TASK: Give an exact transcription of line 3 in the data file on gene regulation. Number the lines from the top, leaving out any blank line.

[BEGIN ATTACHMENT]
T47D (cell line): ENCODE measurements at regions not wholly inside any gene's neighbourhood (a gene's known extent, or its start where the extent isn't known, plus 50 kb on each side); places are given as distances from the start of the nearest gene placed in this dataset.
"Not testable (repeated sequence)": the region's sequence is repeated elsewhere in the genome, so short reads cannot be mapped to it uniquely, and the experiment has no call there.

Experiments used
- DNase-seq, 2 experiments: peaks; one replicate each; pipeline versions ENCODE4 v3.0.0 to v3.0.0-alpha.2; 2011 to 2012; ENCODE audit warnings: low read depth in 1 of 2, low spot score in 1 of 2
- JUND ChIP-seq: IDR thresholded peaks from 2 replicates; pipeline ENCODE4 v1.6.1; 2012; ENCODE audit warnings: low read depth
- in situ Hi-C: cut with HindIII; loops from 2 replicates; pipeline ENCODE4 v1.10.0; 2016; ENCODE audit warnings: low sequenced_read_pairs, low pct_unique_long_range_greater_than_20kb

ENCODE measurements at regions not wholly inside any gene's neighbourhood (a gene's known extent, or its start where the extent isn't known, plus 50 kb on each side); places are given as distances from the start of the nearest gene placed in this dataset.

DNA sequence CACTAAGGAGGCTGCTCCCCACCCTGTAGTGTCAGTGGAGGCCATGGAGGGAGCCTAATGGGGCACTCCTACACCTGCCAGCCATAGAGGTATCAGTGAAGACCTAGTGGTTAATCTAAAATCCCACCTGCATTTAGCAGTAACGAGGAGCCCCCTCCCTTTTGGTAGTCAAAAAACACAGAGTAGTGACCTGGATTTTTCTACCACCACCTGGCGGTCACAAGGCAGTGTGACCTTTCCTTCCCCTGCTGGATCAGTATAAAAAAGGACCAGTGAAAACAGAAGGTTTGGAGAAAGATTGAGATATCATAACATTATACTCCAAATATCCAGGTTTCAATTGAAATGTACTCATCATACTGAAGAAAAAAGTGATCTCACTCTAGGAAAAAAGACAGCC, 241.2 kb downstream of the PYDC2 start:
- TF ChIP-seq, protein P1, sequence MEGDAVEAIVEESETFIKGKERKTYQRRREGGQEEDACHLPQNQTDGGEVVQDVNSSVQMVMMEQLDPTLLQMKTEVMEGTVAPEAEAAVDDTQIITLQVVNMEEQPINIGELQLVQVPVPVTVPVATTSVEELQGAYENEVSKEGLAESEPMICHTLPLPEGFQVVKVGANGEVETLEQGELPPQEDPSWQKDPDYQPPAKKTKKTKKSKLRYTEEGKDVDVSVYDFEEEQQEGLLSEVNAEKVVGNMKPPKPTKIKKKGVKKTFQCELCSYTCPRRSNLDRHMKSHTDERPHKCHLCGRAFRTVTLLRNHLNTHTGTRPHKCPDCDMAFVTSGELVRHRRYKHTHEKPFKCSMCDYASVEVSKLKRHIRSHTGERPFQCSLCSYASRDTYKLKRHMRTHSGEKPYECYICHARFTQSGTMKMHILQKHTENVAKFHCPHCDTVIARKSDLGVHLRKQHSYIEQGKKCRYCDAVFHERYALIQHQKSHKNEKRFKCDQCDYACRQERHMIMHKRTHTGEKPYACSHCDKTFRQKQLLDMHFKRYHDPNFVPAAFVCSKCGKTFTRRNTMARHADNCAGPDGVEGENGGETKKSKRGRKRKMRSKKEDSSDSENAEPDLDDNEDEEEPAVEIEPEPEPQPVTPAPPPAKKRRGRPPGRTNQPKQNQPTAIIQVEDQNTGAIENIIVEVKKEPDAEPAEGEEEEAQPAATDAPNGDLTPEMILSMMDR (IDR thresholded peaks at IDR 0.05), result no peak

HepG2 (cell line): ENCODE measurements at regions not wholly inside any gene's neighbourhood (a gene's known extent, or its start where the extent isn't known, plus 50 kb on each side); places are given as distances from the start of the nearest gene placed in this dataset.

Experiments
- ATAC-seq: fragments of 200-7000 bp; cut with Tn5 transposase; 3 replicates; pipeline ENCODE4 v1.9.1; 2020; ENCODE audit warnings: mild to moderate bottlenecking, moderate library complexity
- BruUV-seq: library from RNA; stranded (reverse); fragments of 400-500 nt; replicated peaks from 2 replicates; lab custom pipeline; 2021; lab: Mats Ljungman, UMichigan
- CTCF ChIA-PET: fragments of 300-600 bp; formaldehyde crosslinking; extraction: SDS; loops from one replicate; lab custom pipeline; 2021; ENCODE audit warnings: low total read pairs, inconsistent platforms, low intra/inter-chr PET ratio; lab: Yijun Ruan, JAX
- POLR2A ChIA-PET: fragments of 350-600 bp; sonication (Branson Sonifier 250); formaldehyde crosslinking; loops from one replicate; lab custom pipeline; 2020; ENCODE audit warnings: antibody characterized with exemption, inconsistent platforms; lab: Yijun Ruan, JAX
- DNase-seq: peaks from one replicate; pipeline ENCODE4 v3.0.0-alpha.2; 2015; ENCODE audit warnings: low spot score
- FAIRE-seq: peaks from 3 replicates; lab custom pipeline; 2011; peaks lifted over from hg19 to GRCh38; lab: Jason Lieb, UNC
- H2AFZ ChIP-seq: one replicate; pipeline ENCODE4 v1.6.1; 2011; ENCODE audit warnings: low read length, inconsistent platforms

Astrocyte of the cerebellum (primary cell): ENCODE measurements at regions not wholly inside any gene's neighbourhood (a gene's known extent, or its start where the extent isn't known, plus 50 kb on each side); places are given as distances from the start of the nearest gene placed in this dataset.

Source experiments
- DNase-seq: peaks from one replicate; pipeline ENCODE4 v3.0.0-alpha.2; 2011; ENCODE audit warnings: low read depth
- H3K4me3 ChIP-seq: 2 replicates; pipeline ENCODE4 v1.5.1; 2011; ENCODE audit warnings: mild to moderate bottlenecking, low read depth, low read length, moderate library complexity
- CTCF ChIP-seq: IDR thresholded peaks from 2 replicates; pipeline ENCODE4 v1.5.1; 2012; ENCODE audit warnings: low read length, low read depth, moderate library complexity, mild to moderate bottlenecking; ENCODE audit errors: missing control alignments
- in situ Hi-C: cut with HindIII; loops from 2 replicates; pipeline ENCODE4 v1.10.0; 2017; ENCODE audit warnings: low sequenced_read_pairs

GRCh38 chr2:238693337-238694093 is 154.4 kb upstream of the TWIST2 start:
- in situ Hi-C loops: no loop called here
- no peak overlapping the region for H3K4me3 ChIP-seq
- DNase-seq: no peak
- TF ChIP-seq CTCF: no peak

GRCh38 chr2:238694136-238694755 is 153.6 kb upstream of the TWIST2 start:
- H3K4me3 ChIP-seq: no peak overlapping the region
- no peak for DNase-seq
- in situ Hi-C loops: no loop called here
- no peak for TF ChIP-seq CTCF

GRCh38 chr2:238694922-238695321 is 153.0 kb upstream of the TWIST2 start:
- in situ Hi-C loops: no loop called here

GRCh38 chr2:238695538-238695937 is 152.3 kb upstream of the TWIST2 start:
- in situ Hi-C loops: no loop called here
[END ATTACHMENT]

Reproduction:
Experiments used